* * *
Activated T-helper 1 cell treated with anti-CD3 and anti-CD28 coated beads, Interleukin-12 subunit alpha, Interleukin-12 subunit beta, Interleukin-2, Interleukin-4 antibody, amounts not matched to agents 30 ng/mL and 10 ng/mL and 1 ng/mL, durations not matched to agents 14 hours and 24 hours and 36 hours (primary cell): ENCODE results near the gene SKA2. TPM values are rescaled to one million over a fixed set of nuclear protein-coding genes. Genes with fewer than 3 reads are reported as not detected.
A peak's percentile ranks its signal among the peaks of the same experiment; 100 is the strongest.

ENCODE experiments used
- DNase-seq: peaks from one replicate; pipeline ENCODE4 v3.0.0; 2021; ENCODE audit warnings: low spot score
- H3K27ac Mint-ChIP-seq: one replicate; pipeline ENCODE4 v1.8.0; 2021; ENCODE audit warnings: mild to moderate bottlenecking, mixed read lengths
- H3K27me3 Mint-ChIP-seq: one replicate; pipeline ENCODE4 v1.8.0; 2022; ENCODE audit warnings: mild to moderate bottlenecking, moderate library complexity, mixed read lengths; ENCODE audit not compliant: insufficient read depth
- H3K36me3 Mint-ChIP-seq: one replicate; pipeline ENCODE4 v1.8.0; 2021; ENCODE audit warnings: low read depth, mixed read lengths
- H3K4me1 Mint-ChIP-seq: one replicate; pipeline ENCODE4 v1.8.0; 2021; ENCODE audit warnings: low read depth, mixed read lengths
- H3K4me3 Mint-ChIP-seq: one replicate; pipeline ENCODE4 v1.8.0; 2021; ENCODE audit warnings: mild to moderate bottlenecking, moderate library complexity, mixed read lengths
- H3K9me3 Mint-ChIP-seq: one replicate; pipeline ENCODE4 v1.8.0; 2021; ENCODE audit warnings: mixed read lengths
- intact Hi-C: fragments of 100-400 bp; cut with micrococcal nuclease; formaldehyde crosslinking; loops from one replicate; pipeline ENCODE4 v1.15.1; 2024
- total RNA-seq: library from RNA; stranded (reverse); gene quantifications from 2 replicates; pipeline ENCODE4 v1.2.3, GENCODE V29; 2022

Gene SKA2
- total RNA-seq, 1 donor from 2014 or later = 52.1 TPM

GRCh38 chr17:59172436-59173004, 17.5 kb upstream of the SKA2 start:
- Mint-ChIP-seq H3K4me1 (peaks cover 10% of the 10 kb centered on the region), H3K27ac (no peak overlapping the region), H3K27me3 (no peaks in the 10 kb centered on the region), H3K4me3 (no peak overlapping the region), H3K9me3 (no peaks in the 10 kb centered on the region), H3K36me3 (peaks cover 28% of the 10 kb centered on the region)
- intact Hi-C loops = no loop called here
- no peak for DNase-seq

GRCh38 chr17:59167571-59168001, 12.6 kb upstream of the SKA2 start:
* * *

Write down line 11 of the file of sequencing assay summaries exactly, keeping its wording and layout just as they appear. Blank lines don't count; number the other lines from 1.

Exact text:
- intact Hi-C: fragments of 100-400 bp; cut with micrococcal nuclease; formaldehyde crosslinking; loops from one replicate; pipeline ENCODE4 v1.15.1; 2024